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Who's at fault? Programmers or managers?

© February 2009 Anthony Lawrence

You must have seen that report about Microsoft overpaying some severance packages and asking the former employees to return the money. A lot of people have wondered if Microsoft is just asking pretty-please because the published letters don't seem very demanding. Folks also wonder how many ex-employees would be fool enough to hand back the extra cash without lawylerly threats. Good question, I guess, but not the first thing that popped into my mind. Microsoft explained that the errors came from an "inadvertent administrative error". I have to ask: could an over-burdened Excel spreadsheet have been involved?

It's all too common to see Excel misapplied out here in the real world; why should it be different in Microsoft's administrative offices? Complex macros, inter-twined sheets that get so stupidly complicated - I see them all the time out here. It's hard to think that Microsoft employees would be any smarter. Why would you take a decent tool like a spreadsheet and give it application development capabilities and not expect people to muck it up? Microsoft programmers screw up in every other language, why wouldn't they screw up in Excel? And that even assumes that real programmers vet whatever Byzantine apps the administrative folks use. My bet would be that managers write their own confused little Excel monsters just like so many people out here do.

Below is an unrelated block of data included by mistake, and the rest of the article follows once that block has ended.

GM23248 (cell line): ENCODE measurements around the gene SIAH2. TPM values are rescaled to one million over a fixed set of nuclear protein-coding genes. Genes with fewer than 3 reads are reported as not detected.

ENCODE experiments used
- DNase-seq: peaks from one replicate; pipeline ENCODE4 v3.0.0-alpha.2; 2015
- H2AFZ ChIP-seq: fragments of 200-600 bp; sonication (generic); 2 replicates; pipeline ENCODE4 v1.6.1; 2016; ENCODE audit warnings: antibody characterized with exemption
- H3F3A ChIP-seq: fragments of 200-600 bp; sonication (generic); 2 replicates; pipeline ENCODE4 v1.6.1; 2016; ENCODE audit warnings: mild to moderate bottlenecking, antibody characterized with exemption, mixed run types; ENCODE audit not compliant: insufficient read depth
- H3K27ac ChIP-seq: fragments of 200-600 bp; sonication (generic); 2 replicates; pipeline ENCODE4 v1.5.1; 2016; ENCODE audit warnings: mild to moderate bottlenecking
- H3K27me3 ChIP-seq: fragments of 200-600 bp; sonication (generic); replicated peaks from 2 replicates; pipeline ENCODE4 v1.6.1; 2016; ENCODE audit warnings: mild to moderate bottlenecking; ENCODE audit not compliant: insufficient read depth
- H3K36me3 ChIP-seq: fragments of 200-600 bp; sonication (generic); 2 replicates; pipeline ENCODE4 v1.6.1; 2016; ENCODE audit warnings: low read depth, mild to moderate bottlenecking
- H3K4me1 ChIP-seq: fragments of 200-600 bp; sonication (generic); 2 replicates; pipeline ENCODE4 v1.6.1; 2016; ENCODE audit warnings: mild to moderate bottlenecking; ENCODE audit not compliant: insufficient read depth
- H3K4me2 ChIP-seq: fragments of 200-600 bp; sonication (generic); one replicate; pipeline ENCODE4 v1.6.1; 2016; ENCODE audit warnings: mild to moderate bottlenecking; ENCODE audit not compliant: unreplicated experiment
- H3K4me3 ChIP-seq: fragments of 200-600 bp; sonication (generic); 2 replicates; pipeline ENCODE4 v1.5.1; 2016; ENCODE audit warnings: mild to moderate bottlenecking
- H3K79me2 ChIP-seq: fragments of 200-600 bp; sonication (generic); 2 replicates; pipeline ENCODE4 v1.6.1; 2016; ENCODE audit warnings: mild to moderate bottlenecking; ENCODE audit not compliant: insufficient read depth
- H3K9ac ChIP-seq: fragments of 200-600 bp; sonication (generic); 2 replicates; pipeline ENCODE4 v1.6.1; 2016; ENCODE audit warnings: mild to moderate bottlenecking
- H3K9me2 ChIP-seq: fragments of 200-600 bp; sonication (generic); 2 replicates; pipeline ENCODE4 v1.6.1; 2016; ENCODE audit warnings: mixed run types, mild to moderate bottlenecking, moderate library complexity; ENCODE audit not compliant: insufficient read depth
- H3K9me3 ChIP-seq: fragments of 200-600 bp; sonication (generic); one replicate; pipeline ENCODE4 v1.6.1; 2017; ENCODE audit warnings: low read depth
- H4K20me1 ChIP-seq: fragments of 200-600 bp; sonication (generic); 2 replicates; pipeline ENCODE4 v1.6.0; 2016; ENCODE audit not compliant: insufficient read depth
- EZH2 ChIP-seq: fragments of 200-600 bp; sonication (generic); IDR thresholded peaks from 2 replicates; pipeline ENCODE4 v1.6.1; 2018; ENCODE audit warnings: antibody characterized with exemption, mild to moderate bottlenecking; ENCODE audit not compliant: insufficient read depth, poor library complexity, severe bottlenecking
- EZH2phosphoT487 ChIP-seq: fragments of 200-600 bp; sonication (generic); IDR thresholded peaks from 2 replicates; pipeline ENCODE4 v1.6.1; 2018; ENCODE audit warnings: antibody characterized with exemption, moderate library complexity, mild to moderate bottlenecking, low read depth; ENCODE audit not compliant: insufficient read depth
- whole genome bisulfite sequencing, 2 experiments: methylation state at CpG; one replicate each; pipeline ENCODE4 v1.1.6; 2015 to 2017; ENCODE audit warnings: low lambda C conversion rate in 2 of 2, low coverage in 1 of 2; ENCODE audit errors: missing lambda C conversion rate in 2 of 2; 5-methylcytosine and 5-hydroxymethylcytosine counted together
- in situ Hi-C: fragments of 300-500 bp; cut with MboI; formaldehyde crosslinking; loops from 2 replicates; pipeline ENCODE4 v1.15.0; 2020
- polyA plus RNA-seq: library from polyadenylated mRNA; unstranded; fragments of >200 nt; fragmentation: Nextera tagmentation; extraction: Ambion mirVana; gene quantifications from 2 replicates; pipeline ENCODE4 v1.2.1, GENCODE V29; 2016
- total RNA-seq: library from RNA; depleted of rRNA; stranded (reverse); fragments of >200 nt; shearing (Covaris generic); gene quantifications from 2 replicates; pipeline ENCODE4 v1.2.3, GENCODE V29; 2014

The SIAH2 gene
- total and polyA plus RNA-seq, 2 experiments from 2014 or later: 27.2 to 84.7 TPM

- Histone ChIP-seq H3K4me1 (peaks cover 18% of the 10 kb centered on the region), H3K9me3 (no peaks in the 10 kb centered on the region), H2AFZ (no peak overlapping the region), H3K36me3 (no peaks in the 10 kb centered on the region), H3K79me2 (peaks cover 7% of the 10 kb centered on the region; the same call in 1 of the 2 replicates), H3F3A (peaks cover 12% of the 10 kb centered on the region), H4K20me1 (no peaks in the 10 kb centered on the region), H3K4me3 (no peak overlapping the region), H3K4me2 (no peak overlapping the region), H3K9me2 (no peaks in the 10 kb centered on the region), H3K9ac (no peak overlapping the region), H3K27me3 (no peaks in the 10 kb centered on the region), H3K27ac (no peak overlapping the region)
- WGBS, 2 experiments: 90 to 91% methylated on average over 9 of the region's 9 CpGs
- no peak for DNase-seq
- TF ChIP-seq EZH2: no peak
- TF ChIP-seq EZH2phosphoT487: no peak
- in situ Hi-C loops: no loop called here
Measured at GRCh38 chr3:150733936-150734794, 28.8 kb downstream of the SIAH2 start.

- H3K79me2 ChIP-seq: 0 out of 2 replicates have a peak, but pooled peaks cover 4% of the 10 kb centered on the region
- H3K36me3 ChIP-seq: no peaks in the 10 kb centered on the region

Ah, but that's speculation. What's worse, though? That Microsoft managers wrote their own fubarred Excel apps or that Internal Apps churned out the "Termination Benefits Control" package that screwed up the checks? I think it's pretty funny either way.

Speaking of funny: usually I detest E-Weeks dumb slide shows. All they are is an obvious effort to put a lot of ads around very little content. I get suckered into seeing the first page now and then by a good headline, but I seldom read more. For a welcome change, this was pretty good: What Would a Microsoft Store Look Like?

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-> Who's at fault? Programmers or managers?


Inexpensive and informative Apple related e-books:

Photos: A Take Control Crash Course

Take Control of Preview

Take Control of iCloud, Fifth Edition

Take Control of Apple Mail, Third Edition

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More Articles by © Anthony Lawrence

Tue Feb 24 15:28:25 2009: 5497   BigDumbDinosaur

It was later reported that Microsoft dropped the request that the overpaid ex-employees return the unexpected largess. How nice of them (Microsoft, that is)! Makes me all warm and fuzzy inside.

Tue Feb 24 16:38:17 2009: 5498   TonyLawrence

I just want to squeeze them..

Very, very hard.


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